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Answers: 20, 2007, California
This week marks 84 years since FDR entered the White House and began putting the first policies of his New Deal into action. In our February 1934 issue, Harold J. Laski marveled at “the Roosevelt experiment”:
No unbiased spectator of the adventure involved can withhold his admiration for the courage such an effort has implied. Success or failure, it bears upon its face the hallmarks of great leadership. … President Roosevelt has, in effect, challenged American capitalism to cooperate with him in transforming itself into a social experiment. …
The America he took over in March of 1933 was in a highly dangerous condition. … The American people, dazed by the width and intensity of the crisis, had lost confidence in the bona fides of the system under which they lived. Its principles seemed to them dubious, and they were prepared for a challenge to its values.
Read the full article here.
This Friday, for Atlantic subscribers, we’re hosting a conference call between David Frum, who wrote our March cover story “How to Build an Autocracy,” and Yoni Appelbaum, senior politics editor. The two will go behind the story, analyze recent developments with the Trump presidency, and respond to reader questions. Subscribe today to receive your invitation.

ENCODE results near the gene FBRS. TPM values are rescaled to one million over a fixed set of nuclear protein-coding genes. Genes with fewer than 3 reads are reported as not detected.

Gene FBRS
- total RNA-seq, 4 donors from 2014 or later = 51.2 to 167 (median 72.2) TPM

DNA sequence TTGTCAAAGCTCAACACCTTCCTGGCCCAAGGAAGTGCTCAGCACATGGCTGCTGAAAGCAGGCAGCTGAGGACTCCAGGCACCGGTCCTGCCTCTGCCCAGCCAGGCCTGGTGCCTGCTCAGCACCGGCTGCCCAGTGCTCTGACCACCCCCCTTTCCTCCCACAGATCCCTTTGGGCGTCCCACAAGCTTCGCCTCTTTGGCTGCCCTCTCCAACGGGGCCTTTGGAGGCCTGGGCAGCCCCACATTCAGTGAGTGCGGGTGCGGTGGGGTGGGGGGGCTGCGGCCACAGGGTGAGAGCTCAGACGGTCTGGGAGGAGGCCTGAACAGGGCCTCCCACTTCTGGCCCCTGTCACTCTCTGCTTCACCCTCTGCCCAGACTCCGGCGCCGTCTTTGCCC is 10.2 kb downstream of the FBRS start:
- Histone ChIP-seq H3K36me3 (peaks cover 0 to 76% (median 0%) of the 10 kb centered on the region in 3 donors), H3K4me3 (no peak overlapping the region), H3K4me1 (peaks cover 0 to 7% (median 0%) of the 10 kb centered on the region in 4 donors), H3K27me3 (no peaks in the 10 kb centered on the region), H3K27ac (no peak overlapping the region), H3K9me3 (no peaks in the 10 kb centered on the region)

Is a long life really worth it? A reader, John, sent in that question for our Question Your Answers series. We found some interesting answers in our archives, touching on issues from literary depictions of immortality to death-defying technology. Now, we’d like to hear from you. Here’s one reader’s take:
It is a peculiar sort of arrogance that leads someone to believe that they are so special and worthy that the earth, its resources, and all of its inhabitants should be compelled to support you beyond the years that nature has given you. If we are being quite frank, there are a few exceptional people who may have something special to give to humanity, but the vast majority of people are simply useless.
But another reader argues:
I for one think the world would be a better place if we collectively took a longer view, and what better way to do that than to give everyone a stake in it?
What do you think? Let us know: firstname.lastname@example.org.
Satire oversimplified, slide libraries infiltrated, innovators capitulated, politics puppified.
*This newsletter originally misstated the year of this statistic as 1947. We regret the error.
The Atlantic Daily is written by Rosa Inocencio Smith. To contact us, email email@example.com.